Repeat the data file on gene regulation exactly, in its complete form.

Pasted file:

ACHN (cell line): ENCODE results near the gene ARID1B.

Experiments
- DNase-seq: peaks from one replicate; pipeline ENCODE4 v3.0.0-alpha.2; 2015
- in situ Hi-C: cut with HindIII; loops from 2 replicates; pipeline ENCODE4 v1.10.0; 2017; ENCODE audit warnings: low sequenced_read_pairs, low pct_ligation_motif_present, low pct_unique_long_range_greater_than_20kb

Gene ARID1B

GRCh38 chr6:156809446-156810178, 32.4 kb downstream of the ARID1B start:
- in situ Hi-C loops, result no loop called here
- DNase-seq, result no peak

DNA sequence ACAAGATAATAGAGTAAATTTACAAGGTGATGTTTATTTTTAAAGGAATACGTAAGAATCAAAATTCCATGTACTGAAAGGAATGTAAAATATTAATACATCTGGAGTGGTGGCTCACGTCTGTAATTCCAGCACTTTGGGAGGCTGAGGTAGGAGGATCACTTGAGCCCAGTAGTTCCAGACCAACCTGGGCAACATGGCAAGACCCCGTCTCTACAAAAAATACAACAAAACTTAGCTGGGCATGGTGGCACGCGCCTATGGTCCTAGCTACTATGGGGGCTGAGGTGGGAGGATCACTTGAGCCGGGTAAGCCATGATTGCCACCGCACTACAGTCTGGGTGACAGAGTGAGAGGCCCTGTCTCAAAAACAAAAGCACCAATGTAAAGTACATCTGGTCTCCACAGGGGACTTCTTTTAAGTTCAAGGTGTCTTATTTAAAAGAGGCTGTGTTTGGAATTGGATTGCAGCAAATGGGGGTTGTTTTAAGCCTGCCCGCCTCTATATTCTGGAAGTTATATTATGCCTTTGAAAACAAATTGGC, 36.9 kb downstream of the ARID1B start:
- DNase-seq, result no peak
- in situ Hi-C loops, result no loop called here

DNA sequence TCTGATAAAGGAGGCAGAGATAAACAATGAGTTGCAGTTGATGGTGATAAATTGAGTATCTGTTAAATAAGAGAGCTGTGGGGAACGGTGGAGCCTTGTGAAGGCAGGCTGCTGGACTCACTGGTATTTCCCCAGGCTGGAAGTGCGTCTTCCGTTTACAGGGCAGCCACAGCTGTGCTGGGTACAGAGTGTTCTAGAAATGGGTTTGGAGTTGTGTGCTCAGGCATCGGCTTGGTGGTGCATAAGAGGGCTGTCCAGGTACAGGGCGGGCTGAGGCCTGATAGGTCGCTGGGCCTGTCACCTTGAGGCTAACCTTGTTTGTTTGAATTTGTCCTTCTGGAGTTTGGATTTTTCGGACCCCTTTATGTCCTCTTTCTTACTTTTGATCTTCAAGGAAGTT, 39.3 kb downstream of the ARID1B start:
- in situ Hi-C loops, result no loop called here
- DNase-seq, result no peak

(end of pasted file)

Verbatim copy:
ACHN (cell line): ENCODE results near the gene ARID1B.

Experiments
- DNase-seq: peaks from one replicate; pipeline ENCODE4 v3.0.0-alpha.2; 2015
- in situ Hi-C: cut with HindIII; loops from 2 replicates; pipeline ENCODE4 v1.10.0; 2017; ENCODE audit warnings: low sequenced_read_pairs, low pct_ligation_motif_present, low pct_unique_long_range_greater_than_20kb

Gene ARID1B

GRCh38 chr6:156809446-156810178, 32.4 kb downstream of the ARID1B start:
- in situ Hi-C loops, result no loop called here
- DNase-seq, result no peak

DNA sequence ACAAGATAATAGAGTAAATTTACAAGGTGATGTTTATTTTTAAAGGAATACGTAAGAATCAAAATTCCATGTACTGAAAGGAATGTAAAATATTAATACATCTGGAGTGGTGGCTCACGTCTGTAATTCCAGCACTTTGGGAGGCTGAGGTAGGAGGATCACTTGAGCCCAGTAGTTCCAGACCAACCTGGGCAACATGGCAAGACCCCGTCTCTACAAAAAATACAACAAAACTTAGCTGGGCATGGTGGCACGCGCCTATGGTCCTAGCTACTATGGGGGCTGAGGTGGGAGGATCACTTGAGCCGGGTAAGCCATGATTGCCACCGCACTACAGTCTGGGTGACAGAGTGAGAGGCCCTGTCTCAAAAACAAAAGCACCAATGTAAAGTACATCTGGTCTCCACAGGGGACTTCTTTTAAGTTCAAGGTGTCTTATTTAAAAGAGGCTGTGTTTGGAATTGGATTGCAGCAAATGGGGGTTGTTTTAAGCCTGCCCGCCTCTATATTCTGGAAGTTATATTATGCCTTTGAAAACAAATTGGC, 36.9 kb downstream of the ARID1B start:
- DNase-seq, result no peak
- in situ Hi-C loops, result no loop called here

DNA sequence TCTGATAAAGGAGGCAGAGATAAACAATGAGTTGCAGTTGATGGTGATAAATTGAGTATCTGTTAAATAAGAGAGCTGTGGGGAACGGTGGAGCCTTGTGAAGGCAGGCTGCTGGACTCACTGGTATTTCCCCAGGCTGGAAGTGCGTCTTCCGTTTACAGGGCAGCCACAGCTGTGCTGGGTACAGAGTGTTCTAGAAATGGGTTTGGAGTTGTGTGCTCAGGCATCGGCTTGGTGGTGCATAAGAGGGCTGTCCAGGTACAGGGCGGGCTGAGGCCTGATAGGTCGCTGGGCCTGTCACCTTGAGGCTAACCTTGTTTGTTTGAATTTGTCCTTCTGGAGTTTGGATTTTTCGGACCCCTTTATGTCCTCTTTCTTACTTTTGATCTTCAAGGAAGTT, 39.3 kb downstream of the ARID1B start:
- in situ Hi-C loops, result no loop called here
- DNase-seq, result no peak